The workhorse: R

R is an open source data analysis and visualization programming environment whose roots go back to the S programming language developed at Bell Laboratories in the 1970’s by John Chambers. It’s available for most operating systems including Windows and Macs.

You can download the latest version of R for Windows from https://cran.r-project.org/bin/windows/base/ and for the latest version of R for Mac got to https://cran.r-project.org/bin/macosx/

The friendly interface: RStudio

RStudio is an integrated development environment (IDE) for R. It offers a user friendly interface to R by including features such as a source code editor (with colored syntax), data table viewer, git and github integration and markdown output. Note that RStudio is not needed to run R (which has its own IDE environment–albeit not as nice as RStudio’s) but it makes using R far easier. RStudio is free software, but unlike R, it’s maintained by a private entity which also distributes a commercial version of RStudio for businesses or individuals needing customer support.

You can download RStudio from this link https://www.rstudio.com/products/rstudio/download3/#download

Command line vs. script file

Command line

R can be run from a R console or a RStudio command line environment. For example, we can assign four numbers to the object x then have R read out the values stored in x by typing the following at a command line:

x <- c(1,2,3,4)
x
## [1] 1 2 3 4

<- is refered to as the assignment operator. Operations and functions to the right of the operator are stored in the object to the left.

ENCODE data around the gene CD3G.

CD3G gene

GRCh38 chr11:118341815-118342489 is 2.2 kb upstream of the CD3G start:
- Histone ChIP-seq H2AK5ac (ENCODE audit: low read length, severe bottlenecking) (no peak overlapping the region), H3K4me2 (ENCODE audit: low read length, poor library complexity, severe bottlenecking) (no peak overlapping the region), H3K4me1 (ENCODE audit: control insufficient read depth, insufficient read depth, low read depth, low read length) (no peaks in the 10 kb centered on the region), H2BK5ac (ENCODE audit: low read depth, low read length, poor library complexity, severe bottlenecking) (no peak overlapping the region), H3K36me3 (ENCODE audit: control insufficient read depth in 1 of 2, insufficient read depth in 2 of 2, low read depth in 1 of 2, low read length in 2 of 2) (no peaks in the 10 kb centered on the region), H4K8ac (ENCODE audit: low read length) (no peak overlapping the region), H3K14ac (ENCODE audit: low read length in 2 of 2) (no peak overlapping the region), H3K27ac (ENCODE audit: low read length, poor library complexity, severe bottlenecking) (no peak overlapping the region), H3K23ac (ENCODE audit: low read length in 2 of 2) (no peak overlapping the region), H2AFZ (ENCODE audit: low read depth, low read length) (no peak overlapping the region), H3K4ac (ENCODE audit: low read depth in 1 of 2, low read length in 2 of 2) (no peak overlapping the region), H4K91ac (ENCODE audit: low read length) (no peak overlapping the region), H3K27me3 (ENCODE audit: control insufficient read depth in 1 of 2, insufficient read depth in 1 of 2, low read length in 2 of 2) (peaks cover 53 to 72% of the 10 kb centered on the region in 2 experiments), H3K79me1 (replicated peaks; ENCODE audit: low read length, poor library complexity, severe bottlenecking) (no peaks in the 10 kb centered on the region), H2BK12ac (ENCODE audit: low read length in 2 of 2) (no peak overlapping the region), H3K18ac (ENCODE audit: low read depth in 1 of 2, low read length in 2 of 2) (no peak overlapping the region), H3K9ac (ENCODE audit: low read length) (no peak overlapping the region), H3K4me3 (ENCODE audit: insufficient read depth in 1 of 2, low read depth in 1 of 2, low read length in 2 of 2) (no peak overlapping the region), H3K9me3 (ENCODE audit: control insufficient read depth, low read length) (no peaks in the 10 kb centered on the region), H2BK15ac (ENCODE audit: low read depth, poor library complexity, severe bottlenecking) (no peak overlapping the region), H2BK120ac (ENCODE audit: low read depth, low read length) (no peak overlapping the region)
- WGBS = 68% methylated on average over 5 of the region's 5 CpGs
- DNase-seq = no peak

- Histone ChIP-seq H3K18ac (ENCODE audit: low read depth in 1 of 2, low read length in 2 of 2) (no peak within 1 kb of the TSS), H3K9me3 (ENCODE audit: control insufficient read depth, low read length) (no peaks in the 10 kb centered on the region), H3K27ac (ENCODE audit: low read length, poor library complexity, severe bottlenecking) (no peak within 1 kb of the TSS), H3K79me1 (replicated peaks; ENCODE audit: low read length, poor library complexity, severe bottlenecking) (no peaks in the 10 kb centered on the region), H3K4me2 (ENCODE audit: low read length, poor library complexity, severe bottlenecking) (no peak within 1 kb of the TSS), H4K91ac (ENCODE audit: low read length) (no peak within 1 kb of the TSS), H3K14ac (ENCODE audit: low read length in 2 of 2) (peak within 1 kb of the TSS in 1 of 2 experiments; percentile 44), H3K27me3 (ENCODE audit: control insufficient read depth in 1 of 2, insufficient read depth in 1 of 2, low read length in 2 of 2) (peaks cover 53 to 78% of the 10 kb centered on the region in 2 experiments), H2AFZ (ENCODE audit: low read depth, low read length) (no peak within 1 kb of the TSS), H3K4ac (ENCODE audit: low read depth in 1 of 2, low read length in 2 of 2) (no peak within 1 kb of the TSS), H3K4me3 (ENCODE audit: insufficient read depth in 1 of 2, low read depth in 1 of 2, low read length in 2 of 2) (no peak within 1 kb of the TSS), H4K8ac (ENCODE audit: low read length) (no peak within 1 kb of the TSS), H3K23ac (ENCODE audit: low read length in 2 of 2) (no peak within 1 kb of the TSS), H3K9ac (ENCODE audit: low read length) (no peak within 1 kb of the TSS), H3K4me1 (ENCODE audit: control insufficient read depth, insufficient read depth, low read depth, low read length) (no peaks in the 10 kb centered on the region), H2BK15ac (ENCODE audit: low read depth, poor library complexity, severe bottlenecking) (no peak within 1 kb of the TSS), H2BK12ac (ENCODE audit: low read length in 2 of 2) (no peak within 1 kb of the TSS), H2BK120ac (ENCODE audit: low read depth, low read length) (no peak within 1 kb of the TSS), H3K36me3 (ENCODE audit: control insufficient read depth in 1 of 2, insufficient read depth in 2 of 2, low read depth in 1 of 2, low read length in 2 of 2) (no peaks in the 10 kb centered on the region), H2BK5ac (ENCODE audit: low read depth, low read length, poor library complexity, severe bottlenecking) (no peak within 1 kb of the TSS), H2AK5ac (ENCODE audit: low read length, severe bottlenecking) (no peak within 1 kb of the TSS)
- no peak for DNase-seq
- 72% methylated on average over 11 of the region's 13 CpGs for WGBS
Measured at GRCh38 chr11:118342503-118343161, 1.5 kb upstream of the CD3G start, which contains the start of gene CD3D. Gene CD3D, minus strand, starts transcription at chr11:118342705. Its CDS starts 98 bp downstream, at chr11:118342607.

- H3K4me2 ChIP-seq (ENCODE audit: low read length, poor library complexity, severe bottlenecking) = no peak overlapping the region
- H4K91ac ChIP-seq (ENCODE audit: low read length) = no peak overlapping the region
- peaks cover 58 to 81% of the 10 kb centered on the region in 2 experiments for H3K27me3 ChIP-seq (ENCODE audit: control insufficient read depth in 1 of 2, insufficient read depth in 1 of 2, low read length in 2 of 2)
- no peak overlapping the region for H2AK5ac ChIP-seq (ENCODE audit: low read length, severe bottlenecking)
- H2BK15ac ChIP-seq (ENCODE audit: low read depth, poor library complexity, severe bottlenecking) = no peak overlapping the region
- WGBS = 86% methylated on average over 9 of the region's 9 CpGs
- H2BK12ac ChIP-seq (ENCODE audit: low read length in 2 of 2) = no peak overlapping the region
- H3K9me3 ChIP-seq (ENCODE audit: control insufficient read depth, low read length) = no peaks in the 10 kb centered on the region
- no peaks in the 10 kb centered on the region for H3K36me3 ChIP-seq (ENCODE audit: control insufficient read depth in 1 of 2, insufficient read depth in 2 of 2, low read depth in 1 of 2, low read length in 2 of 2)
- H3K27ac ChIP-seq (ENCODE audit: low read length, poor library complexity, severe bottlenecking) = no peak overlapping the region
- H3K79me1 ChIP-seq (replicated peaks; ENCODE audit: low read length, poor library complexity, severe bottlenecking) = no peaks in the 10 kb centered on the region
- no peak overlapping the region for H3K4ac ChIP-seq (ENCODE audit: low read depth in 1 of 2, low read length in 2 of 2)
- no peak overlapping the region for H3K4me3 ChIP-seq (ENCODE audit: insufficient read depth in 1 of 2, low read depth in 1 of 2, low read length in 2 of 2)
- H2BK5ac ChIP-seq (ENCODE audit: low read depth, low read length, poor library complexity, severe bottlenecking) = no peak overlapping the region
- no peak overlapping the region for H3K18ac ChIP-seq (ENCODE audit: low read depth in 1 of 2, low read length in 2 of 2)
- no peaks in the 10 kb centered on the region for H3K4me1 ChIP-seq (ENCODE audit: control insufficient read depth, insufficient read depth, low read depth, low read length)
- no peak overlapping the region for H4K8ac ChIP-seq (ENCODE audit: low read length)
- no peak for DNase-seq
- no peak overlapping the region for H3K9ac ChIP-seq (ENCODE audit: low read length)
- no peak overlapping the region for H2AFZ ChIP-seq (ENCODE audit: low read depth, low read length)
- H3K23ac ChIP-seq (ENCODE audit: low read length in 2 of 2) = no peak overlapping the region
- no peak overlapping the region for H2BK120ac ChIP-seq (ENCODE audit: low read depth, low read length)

R script file

If you intend on typing more than a few lines of code in a command prompt environment, or if you wish to save a series of commands as part of a project’s analysis, it is probably best that you type your commands in an a R script file. Such file is usually saved with a .R extension.

You create a new script by clicking on the upper-left icon and selecting R Script.

In RStudio, you can run (or execute in programming lingo) a line of code of an R script by placing a cursor anywhere on that line (while being careful not to highlight any subset of that line) and pressing the shortcut keys Ctrl+Enter (or Command+Enter on a Mac).

You can also run an entire block of code by selecting (highlighting) all lines to be run and pressing the shortcut keys Ctrl+Enter. Or, you can run the entire R script by pressing Ctrl+Alt+R.

In the following example, the R script file has three lines of code: two assignment operations and one regression analysis. The lines are run one at a time using the Ctrl+Enter keys and the output of each line is displayed in the console window.